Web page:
There's a mystery brewing at the center of the Earth.
Scientists can only see it when they study the seismic waves (subterranean tremors generated by earthquakes) passing through the planet's solid iron inner core. For some reason, waves move through the core significantly faster when they're traveling between the north and south poles than when they're traveling across the equator.
Researchers have known about this discrepancy — known as seismic anisotropy — for decades, but have been unable to come up with an explanation that's consistent with the available data. Now, using computer simulations of the core's growth over the last billion years, a new study in the June 3 issue of Nature Geoscience offers a solution that finally seems to fit: Every year, little by little, Earth's inner core is growing in a "lopsided" pattern, with new iron crystals forming faster on the east side of the core than on the west side.
Related: 10 ways Earth revealed its weirdness
"The movement of liquid iron in the outer core carries heat away from the inner core, causing it to freeze," lead study author Daniel Frost, a seismologist at the University of California, Berkeley, told Live Science. "So this means the outer core has been taking more heat from the east side [under Indonesia] than the west [under Brazil]."
To visualize this lopsided growth in the core, imagine a tree trunk with growth rings radiating out from a central point, Frost said — but "the center of the rings is offset from the center of the tree," so that rings are spaced further apart on the east side of the tree and closer together on the west side.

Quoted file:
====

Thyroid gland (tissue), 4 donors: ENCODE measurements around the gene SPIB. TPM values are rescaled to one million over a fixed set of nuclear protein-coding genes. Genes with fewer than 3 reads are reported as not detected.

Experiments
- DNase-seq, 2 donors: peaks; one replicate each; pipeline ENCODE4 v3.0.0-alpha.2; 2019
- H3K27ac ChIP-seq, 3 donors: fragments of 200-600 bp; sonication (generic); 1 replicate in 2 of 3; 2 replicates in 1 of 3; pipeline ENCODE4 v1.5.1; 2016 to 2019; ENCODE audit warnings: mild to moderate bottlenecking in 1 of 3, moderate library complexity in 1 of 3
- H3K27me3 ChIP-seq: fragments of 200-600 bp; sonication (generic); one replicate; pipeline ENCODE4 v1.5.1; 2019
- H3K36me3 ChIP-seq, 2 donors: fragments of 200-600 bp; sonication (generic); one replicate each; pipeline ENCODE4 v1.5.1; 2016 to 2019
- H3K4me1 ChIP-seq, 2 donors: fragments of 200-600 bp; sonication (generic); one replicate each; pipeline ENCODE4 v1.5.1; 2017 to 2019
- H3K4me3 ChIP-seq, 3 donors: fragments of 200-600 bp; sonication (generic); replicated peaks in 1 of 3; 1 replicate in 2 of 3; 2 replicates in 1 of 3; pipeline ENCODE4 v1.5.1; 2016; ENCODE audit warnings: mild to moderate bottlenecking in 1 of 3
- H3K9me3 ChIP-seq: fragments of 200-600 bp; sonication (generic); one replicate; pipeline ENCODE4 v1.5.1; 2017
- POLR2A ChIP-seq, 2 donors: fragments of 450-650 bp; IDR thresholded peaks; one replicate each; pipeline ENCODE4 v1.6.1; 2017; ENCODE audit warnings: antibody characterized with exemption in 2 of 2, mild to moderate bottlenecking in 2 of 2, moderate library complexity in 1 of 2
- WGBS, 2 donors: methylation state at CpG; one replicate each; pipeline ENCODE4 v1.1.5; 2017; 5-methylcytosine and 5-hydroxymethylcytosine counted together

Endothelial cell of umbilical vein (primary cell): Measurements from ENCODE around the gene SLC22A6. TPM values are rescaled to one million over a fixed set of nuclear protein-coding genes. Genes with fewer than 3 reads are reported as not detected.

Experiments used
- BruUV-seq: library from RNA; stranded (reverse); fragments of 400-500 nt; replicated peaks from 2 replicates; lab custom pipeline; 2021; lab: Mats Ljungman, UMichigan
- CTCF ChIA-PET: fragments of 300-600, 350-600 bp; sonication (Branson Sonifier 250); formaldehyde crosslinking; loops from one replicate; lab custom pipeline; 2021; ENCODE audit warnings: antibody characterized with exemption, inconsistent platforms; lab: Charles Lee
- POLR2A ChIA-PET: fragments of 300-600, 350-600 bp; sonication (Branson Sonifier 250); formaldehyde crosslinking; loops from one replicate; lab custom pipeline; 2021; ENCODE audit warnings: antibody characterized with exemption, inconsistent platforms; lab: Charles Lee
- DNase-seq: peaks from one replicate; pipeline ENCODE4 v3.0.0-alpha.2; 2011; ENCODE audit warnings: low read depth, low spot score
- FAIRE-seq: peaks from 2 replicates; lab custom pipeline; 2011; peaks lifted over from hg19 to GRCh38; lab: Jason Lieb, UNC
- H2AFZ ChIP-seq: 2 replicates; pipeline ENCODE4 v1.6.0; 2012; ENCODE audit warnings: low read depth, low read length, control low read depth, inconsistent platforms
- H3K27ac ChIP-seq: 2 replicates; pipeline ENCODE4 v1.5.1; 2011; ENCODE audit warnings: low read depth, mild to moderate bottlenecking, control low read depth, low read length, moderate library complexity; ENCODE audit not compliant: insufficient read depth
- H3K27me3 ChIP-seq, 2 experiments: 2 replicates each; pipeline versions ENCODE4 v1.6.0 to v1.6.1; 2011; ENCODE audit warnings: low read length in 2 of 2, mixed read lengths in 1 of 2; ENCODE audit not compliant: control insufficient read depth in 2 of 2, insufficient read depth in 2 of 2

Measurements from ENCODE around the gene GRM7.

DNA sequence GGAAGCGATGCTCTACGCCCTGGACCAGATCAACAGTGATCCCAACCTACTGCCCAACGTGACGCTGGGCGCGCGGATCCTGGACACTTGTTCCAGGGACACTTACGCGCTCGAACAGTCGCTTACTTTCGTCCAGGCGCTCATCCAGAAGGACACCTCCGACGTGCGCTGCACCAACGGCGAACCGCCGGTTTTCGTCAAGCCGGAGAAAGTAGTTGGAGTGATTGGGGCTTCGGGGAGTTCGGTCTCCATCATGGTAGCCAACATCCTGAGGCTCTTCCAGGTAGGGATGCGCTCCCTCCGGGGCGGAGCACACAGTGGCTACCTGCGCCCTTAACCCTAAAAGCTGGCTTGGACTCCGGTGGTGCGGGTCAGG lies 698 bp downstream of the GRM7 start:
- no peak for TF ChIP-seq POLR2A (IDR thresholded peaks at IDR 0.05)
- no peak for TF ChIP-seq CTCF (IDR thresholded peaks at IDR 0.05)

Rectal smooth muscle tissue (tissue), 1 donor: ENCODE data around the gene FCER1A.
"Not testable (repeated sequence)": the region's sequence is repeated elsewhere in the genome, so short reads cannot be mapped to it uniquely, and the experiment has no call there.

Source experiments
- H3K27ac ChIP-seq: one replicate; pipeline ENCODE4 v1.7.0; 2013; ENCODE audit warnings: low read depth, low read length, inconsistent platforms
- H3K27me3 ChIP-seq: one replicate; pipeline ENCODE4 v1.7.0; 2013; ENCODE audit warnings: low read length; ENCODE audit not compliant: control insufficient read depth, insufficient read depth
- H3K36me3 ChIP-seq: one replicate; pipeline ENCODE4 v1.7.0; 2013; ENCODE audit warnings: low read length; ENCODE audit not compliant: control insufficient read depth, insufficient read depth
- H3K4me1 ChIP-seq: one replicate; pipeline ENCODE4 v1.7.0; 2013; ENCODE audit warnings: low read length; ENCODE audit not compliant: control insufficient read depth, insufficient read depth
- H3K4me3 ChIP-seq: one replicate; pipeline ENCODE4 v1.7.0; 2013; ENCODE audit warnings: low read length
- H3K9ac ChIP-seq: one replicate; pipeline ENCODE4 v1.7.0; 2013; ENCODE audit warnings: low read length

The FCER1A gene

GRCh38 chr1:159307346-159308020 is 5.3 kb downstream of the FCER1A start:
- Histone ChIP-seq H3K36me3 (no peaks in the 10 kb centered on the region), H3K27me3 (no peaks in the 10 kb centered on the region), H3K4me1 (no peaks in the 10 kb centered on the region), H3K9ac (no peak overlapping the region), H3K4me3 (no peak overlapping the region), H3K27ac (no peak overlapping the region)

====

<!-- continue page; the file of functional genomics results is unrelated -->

A cross section of Earth's inner core might look similar to that. However, this asymmetric growth doesn't mean that the inner core itself is misshapen or at risk of becoming imbalanced, the researchers said.
On average, the inner core's radius grows evenly by about 0.04 inches (1 millimeter) every year. Gravity corrects for the lopsided growth in the east by pushing new crystals toward the west. There, the crystals clump into lattice structures that stretch along the core's north-south axis. These crystal structures, aligned parallel with Earth's poles, are seismic superhighways that enable earthquake waves to travel more quickly in that direction, according to the team's models.
Unpacking the snowball
What's causing this imbalance in the inner core, anyway? That's hard to say without looking at all the other layers of our planet, Frost said.
"Every layer in the Earth is controlled by what's above it, and influences what's below it," he said. "The inner core is slowly freezing out of the liquid outer core, like a snowball adding more layers. The outer core is then cooled by the mantle above it — so to ask the question of why the inner core is growing faster on one side than the other might be asking the question of why is one side of the mantle cooler than the other?"
Tectonic plates could be partially to blame, Frost said. As cold tectonic plates dive deep below the Earth's surface at subduction zones (places where one plate sinks below another), they cool the mantle below. However, whether mantle cooling could impact the inner core is still a subject of debate, Frost said.
Equally puzzling is whether or not the lopsided cooling in the core could be affecting Earth's magnetic field. The modern-day magnetic field is powered by the movement of liquid iron in the outer core; this liquid's movement is powered in turn by heat lost from the inner core. If the inner core is losing more heat in the east than the west, then the outer core will move more in the east too, Frost said.
"The question is, does this change the strength of the magnetic field?" he added.
Questions this big are beyond the scope of the team's new paper, but Frost said he has begun work on new research with a team of geomagnetists to investigate some possibilities.
Originally published on Live Science.
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Brandon is the space/physics editor at Live Science. His writing has appeared in The Washington Post, Reader's Digest, CBS.com, the Richard Dawkins Foundation website and other outlets. He holds a bachelor's degree in creative writing from the University of Arizona, with minors in journalism and media arts. He enjoys writing most about space, geoscience and the mysteries of the universe.